Human history is discovered through the recovery of ceramic remainders – the oldest have been dated to 14,000 BCE. In archaeological sites across the Middle East and Mediterranean, small sherds of pottery have been pieced together to tell us stories of ourselves. Contemporary archaeologists working in Palestine periodically uncover pottery from the era of the First Temple (800-400BCE). Some of these inscriptions reference the familiar characters of the biblical Deuteronic Histories, and I find it uncanny that historical fact could have persisted across the many cultures, languages and times that these ancient narratives have travelled. That a story about a structure built roughly 2800 years ago inspired the Athfield design of the First Church of Christ Scientist is also a little wondrous. Though it was not perhaps the original text that held interest for Athfield, but the exegetical remakings that percolate through architectural history, from the building of the Second Temple (c. 200 BCE) to Rua Kēnana’s Temple Hīona at Maungapohatu in 1908.
A quintessentially Post-Modern design, Athfield did not limit the building to a single narrative. Its signs were not so easily read. Mitchell listed the references: “Tudor church doors”, a “stainless steel and glass reinterpretation of the Colonial verandah, a lolloping, soft white roof that is domed like a head, with a stained-glass eye”, “the lectern and the seating behind it are styled a little like a FJ Holden”, and windows shuttered with “Colonial louvres”. Often that “white head” was likened to that of a whale. In the story of Jonah and the Whale, Jonah, for all his misdeeds, was saved by God but left to sit and pray in the whale’s belly for three days before being thrown up ashore. Unusually for a religious space, the First Church presented a glass wall to the busy street outside. Beneath the sculptural, whale-head roof, the space of congregation was open to interested viewers, the curious and those in need.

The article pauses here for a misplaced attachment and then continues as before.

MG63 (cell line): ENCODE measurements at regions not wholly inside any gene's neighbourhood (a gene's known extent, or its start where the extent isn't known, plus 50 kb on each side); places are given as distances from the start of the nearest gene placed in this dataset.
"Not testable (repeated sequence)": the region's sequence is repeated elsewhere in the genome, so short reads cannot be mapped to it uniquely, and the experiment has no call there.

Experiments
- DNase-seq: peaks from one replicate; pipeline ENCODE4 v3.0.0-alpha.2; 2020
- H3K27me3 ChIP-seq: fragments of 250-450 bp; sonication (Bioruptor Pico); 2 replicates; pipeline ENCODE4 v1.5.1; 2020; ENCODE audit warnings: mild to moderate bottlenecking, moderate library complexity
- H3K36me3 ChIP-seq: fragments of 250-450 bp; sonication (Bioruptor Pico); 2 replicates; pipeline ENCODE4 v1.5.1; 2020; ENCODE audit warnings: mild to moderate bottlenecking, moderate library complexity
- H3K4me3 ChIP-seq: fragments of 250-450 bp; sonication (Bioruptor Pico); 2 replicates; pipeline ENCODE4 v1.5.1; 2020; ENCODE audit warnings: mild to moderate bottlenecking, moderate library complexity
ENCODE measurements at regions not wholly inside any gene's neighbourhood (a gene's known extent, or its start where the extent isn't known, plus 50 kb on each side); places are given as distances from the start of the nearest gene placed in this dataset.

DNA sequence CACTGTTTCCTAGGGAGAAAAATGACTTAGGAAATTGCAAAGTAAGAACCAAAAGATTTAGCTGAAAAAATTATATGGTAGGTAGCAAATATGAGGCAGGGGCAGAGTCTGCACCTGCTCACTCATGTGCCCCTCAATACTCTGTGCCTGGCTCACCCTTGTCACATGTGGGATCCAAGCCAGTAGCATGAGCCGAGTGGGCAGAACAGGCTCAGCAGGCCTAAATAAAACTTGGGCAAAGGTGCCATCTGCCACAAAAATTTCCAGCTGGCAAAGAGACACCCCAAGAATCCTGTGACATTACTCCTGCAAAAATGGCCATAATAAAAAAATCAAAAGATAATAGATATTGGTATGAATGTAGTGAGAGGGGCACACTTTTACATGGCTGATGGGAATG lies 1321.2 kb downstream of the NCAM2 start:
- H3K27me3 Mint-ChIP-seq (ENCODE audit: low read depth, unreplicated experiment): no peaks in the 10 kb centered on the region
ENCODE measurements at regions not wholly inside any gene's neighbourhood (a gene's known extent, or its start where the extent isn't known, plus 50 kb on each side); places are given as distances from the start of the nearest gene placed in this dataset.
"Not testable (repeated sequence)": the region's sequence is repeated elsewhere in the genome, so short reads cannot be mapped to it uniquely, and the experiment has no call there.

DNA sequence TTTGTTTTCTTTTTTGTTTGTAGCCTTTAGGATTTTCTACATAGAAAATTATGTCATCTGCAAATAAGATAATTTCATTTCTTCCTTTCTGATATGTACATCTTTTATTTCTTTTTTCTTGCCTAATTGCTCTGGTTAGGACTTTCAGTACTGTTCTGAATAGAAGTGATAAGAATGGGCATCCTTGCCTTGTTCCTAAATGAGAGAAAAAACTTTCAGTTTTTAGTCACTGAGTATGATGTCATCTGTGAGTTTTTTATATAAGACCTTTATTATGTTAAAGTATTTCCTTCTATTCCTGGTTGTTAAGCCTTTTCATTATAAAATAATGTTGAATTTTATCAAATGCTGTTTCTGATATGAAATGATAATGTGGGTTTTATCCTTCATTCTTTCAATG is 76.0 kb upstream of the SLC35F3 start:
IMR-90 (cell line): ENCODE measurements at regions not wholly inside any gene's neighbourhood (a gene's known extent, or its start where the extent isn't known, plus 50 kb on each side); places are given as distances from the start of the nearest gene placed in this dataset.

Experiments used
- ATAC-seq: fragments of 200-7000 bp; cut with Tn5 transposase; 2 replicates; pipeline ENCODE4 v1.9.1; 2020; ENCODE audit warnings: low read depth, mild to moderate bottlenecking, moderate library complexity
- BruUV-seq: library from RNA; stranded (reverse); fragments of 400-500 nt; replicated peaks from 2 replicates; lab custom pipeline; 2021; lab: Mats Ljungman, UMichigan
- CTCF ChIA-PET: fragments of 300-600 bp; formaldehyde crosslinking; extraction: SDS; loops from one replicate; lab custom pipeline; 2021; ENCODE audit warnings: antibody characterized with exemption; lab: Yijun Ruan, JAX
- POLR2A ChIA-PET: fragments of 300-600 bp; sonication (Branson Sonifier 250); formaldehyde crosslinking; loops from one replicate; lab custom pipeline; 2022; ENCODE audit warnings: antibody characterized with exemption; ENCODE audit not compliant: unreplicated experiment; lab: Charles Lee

In contrast to Mitchell’s vintage Holden automobile, in the space of the lectern I saw a lilypond. Set at an angle to the street, above this area a beam supported an internal gutter detailed in glass, which allowed a rippling pattern of light to filter from above. Around the lectern and supporting the overhead beam, were more of those columns. As they split and wavered upward, they no longer seemed to support the roof so much as strive toward the light like the graceful stems of waterlilies, with the hall itself becoming some kind of submerged lake.
Rarely a critic to be entirely positive, Mitchell suggested that First Church was full of inconsistencies but that in these “the sublime innocence of [Athfield’s] imagination” was on display for all the challenge and delight that this would invoke. But the Church was not just the work of one man. Rather, like all building and architecture of this quality, it was a process of collective imagining. Made by Porteous to the design of Clare Athfield, the petal on my palm is a fragment of this process. With the demolition of the First Church the fragment has floated free and the collectivity of the building has been destroyed. In the past the petal might have been added to the foundations of whatever came next, becoming part of the ground upon which we build. But now, instead, the ground has been scrapped clean.